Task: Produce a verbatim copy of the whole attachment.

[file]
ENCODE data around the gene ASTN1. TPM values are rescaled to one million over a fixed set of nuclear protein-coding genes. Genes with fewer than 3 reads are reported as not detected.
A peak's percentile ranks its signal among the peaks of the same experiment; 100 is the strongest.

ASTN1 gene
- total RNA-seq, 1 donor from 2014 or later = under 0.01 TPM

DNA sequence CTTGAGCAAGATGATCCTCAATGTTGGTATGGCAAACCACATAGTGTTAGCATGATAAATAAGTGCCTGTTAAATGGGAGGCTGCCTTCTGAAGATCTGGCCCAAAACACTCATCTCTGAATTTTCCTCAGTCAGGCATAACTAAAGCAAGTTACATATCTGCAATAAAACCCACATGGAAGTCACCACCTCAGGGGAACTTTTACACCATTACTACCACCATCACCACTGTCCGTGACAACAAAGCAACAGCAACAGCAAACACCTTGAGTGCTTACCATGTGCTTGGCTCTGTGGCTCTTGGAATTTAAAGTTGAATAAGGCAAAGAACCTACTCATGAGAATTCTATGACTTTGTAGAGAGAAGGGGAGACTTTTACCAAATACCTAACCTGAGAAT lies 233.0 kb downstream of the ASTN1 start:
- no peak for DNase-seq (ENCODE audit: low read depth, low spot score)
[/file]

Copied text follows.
ENCODE data around the gene ASTN1. TPM values are rescaled to one million over a fixed set of nuclear protein-coding genes. Genes with fewer than 3 reads are reported as not detected.
A peak's percentile ranks its signal among the peaks of the same experiment; 100 is the strongest.

ASTN1 gene
- total RNA-seq, 1 donor from 2014 or later = under 0.01 TPM

DNA sequence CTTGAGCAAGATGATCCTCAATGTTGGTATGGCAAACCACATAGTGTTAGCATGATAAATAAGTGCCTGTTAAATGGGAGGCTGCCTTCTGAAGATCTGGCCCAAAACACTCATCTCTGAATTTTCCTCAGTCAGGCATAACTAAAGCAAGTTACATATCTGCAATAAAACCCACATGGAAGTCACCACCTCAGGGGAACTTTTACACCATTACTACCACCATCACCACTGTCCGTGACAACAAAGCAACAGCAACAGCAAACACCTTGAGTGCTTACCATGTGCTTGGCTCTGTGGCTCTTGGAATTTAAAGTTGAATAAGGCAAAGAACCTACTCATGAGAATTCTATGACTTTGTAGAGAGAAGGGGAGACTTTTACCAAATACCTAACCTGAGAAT lies 233.0 kb downstream of the ASTN1 start:
- no peak for DNase-seq (ENCODE audit: low read depth, low spot score)